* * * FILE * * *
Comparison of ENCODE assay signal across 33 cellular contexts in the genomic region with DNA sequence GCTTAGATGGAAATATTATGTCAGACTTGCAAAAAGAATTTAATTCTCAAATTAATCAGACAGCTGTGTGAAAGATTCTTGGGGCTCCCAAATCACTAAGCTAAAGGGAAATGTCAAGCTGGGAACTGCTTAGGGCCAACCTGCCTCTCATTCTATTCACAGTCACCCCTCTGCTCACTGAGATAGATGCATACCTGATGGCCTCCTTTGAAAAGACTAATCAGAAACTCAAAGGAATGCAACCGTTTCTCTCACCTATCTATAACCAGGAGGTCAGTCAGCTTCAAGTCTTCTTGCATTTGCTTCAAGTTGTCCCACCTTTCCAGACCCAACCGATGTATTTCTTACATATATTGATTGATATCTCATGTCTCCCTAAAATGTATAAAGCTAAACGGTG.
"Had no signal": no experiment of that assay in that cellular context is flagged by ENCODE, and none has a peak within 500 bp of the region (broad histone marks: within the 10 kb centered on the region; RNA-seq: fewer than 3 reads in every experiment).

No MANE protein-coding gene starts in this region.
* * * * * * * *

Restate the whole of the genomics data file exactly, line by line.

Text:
Comparison of ENCODE assay signal across 33 cellular contexts in the genomic region with DNA sequence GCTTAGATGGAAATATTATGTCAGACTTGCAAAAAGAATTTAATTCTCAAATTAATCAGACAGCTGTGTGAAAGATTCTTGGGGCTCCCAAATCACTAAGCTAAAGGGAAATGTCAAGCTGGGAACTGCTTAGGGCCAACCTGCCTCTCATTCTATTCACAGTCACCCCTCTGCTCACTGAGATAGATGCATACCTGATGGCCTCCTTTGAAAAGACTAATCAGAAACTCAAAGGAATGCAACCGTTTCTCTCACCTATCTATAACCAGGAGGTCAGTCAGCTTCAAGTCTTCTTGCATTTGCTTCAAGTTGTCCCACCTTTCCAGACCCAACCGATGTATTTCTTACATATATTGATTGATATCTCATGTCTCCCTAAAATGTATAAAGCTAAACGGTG.
"Had no signal": no experiment of that assay in that cellular context is flagged by ENCODE, and none has a peak within 500 bp of the region (broad histone marks: within the 10 kb centered on the region; RNA-seq: fewer than 3 reads in every experiment).

No MANE protein-coding gene starts in this region.